June 29 is the feast day of the two apostles. The faith of these two men allowed Christianity to grow and spread.

St. Peter was originally named Simon. Jesus called him “rock” and declared that he would build his church on this man. He always seemed to put his foot in his mouth, often blurting out answers to Jesus’s questions. During the trial and crucifixion of Jesus Christ, He famously denied our Lord three times. But he did turn out to be the leader of the early Church and was the first pope. After the resurrection and Pentecost, he went out and boldly spread the good news, eventually being martyred for his faith.

St. Paul was originally called Saul. He was a Jewish pharisee who was determined to stamp out the newly developing Christian religion. He persecuted followers of Jesus Christ and took part in the stoning of St. Stephen, the first martyr. But then he had a conversion experience, meeting the risen Jesus Christ on the road to Damascus. He did a complete about face and became a great witness and missionary for our Lord. His letters are included in the New Testament and give great insight into the early Church. He was also martyred.

These were the men whom God used to spread the gospel and let the early Church thrive despite terrible persecution. Their flaws should give us hope, that God can also work through us.

Their feast day is June 29.

Patron Saint of …

St. Peter is the patron saint of netmakers, shipbuilders, and fishermen, and locksmiths. St. Paul is the patron saint of the missions, publishers, and writers.

Daily Mass Readings for the Solemnity of Saints Peter and Paul, Apostles

For the Vigil Mass

  • First ReadingActs 3:1-10: “I have neither silver nor gold, but what I do have I give you: in the name of Jesus Christ the Nazorean, rise and walk.”
  • Responsorial PsalmPsalm 19: “Their message goes out through all the earth.”
  • Second ReadingGalatians 1:11-20: “I want you to know, brothers and sisters, that the Gospel preached by me is not of human origin. For I did not receive it from a human being, nor was I taught it, but it came through a revelation of Jesus Christ.”
  • Gospel John 21:15-19: “Peter was distressed that he had said to him a third time, ‘Do you love me?’ and he said to him, ‘Lord, you know everything; you know that I love you.’”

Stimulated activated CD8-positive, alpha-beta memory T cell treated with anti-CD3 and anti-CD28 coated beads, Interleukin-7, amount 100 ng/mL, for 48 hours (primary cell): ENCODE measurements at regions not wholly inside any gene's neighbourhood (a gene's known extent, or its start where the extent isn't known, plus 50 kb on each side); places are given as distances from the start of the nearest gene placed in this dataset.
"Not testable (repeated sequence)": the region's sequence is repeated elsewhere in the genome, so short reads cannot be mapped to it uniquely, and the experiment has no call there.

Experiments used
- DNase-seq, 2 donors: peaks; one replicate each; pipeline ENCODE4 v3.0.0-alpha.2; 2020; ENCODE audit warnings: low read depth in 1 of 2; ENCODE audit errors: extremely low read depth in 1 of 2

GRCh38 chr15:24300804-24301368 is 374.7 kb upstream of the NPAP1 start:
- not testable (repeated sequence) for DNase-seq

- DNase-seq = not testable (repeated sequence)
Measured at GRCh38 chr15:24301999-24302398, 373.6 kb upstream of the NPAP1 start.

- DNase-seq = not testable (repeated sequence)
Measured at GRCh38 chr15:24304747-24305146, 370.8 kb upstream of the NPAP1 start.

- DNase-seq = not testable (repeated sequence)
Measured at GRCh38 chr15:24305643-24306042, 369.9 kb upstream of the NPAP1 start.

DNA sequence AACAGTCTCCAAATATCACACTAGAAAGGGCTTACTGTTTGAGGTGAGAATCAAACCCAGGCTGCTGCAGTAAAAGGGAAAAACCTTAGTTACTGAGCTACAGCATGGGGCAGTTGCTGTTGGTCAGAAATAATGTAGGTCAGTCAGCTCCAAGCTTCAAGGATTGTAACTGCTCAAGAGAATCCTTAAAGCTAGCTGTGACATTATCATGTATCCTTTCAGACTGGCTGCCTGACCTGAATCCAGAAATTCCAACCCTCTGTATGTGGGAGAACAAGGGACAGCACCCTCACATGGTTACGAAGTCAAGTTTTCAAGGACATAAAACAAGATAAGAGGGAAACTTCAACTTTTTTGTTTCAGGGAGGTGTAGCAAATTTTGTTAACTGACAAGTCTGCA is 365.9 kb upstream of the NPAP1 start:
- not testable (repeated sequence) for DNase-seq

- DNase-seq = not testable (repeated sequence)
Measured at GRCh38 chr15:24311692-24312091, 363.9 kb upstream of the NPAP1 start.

For Mass during the Day

  • First ReadingActs 12:1-11: “Suddenly the angel of the Lord stood by him and a light shone in the cell. He tapped Peter on the side and awakened him, saying, ‘Get up quickly.’”
  • Responsorial PsalmPsalm 34: “The angel of the Lord will rescue those who fear him.”
  • Second Reading2 Timothy 4:6-8, 17-18: “I am already being poured out like a libation, and the time of my departure is at hand. I have competed well; I have finished the race; I have kept the faith.”
  • Gospel Matthew 16:13-19: “Simon Peter said in reply, ‘You are the Christ, the Son of the living God.’”

Persecutor to Apostle

St. Paul of Tarsus might be one of the most studied writers in history. Paul taught us that we are dependent on God’s grace and the power of the Holy Spirit. Paul experienced the power of conversion himself. We are also called to conversion.

In this video, Dr. Scott Hahn explains that conversion is an ongoing, lifelong, daily experience. And this saint is our guide and example.

Why Catholics Have a Pope

Fr. Mike Schmitz goes all the way back to Genesis to explain why Catholics have a pope. God established the kingdom of Israel with the twelve sons of Jacob. Centuries later, he appointed David as the king who would unite this kingdom. Centuries after that kingdom was divided, Jesus established a new kingdom by appointing the twelve apostles.

To unite this new kingdom, which is the Church, he appointed Peter as his vicar here on earth. Jesus is the king, but he gave the keys of the kingdom to him.


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